Current notes

2007 Pepiere, Muscadet Granite de Clisson:
Young, vibrant, deep with superb texture, balance, concentration and length. Obviously, has years to peak but is wonderful now and is certainly the benchmark for this AOC.
At about $20, the single best quality to price ratio white wine in the market today.

1995 Caprai, Sagrantino 25 Ani:
Decanted off considerable sediment; this has shed its tannin (although not completely) to a point where its balanced and plays a nice role in texture - this had been one of the most tannic wines I’d ever tasted; now its all sagrantino on the nose without secondary development but pure and clean; similar in the mouth with those powerful black fruit and smoked earth flavors typical of the variety, good concentration and intensity and good length. Still grippy but a balanced wine, finally.
This bottle makes me think sagrantino is a lot like petite sirah; it lasts but it doesn’t develop. Fifteen years and it still tastes the same - not a bad wine but not worth the price of admission. 13% alcohol.

1999 Michaud, Brouilly Prestige de Vieilles Vignes:
Eleven years has been kind; strong red and black fruit scents with a talcum powder note, clean but complex; similar on the palate with excellent concentration, evidence of secondary development and a very focused delivery; long finish. I think this cuvee needs a decade to show and maybe two to reach peak. And the next person who tells me gamay can’t age gets laughed at. Impressive!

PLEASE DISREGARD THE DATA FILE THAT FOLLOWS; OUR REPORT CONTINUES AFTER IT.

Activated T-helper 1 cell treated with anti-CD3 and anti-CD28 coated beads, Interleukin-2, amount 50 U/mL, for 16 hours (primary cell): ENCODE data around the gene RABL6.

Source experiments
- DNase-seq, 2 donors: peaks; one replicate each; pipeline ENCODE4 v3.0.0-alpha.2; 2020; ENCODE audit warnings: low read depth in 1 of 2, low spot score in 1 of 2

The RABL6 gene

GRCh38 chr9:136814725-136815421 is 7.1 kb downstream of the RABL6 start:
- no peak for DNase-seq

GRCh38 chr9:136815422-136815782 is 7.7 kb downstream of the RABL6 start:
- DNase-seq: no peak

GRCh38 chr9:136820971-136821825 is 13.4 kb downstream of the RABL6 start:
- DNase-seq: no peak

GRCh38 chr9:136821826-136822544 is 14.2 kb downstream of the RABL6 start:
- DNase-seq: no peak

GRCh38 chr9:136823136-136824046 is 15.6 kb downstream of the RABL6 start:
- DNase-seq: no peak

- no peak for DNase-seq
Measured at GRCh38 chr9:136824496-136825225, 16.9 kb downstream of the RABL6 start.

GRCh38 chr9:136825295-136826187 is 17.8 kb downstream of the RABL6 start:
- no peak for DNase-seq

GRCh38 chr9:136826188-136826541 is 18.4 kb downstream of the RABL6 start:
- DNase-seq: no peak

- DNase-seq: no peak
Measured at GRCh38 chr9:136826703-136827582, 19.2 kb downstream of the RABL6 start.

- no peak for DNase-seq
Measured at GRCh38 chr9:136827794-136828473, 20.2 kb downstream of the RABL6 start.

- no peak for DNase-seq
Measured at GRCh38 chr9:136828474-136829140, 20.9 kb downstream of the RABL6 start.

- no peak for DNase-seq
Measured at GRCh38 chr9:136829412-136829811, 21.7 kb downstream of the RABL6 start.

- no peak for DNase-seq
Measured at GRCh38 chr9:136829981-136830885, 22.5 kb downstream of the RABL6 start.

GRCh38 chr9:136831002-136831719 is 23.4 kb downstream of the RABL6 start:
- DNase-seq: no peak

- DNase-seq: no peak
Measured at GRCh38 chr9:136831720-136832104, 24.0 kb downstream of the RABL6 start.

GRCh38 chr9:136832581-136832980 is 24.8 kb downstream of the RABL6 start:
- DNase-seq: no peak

2009 Bedrock, Zinfandel Stellwagen Vnyd.:
I should hate this wine - 15.3% alcohol, at least 25% new oak - but instead, I love it. None of the jam I often find in zin. but rather a smell and taste that reminds me of a rocky orchard of plum and blackberry - toss in some brown spice and rose water and the whole thing just sings. I can’t detect the alcohol and the oak is almost non-existent. A wine that I think would pair well with more than just bar-b-q or pizza and one that seems restrained and balanced. To be released shortly at about $29.
I probably won’t try to age it but I will buy it.

2000 Belle Pente, Pinot Noir Estate Reserve:
14.3% alcohol, a restrained but attractive nose - smoky, red fruit, something earthy (whole-cluster?) but ethereal - a bit disjointed when opened yet as the evening goes along, it comes together very nicely; silky in the mouth with good balance and a lovely texture that keeps me coming back. Overall, a wine that probably needs time but, in its absence, a good long decant. Complex and pleasing.

1999 Belle Pente, Pinot Noir Wahle Vnyd.:
13.8% alcohol; too much VA for me but with a lot of decanting back and forth, it comes under control; similar to the above wine but missing the focus and sense of togetherness (with time) that the previous wine attains. Not a bad wine but the VA is hard to get around.

Best, Jim